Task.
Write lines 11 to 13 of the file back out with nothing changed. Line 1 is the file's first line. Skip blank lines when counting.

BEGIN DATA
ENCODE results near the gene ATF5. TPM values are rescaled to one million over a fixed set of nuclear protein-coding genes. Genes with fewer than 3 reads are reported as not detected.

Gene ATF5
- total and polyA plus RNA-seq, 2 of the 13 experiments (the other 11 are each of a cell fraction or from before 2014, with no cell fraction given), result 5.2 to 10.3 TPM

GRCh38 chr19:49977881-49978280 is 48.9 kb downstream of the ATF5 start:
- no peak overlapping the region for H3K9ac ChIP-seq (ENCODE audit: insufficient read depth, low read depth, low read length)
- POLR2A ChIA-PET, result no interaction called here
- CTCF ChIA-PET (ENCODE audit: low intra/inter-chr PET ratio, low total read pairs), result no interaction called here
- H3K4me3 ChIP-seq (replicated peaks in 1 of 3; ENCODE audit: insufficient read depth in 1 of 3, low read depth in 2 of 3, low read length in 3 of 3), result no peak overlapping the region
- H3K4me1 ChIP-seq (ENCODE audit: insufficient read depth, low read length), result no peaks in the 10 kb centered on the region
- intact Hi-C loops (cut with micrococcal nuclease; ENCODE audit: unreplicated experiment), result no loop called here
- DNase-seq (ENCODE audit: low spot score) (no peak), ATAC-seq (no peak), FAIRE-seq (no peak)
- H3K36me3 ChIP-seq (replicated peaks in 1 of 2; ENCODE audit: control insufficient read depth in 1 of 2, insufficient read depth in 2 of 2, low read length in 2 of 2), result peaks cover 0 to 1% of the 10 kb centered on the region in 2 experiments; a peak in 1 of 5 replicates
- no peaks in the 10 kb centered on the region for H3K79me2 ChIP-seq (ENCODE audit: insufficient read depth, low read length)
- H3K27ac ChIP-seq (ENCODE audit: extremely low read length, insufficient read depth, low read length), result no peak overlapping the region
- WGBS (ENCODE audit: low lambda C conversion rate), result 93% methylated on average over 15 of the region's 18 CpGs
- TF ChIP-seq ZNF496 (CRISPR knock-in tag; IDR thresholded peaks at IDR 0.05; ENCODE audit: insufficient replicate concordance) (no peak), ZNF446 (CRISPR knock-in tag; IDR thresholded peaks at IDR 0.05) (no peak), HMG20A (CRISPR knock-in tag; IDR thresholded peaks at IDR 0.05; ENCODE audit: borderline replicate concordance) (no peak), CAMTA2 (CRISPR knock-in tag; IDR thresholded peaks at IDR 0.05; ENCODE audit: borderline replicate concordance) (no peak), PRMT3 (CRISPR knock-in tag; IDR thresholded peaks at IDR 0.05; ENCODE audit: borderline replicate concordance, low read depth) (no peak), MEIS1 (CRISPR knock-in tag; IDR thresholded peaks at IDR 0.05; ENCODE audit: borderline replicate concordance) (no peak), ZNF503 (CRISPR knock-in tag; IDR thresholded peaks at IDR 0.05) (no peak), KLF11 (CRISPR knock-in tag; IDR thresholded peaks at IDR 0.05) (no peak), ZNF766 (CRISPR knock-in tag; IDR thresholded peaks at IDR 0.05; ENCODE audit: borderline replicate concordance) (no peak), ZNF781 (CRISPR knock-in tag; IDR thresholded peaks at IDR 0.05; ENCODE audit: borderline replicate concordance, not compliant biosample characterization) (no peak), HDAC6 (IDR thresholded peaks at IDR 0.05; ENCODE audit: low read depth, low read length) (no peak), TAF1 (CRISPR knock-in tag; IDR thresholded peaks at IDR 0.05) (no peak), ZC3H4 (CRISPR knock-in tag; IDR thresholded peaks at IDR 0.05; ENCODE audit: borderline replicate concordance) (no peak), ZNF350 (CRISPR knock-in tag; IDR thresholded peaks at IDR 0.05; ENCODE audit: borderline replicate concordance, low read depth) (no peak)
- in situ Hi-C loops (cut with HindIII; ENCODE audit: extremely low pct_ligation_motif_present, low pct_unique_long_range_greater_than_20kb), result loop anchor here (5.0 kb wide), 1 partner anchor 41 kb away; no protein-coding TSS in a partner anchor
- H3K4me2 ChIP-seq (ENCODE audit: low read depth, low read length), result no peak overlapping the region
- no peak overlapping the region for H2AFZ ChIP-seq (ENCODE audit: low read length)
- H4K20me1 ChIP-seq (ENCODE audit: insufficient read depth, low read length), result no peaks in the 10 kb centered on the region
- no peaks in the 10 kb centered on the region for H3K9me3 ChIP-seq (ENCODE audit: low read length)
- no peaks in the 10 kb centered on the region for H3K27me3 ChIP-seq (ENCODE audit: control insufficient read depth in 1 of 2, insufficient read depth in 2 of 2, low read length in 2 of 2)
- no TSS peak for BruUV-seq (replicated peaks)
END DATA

- DNase-seq (ENCODE audit: low spot score) (no peak), ATAC-seq (no peak), FAIRE-seq (no peak)
- H3K36me3 ChIP-seq (replicated peaks in 1 of 2; ENCODE audit: control insufficient read depth in 1 of 2, insufficient read depth in 2 of 2, low read length in 2 of 2), result peaks cover 0 to 1% of the 10 kb centered on the region in 2 experiments; a peak in 1 of 5 replicates
- no peaks in the 10 kb centered on the region for H3K79me2 ChIP-seq (ENCODE audit: insufficient read depth, low read length)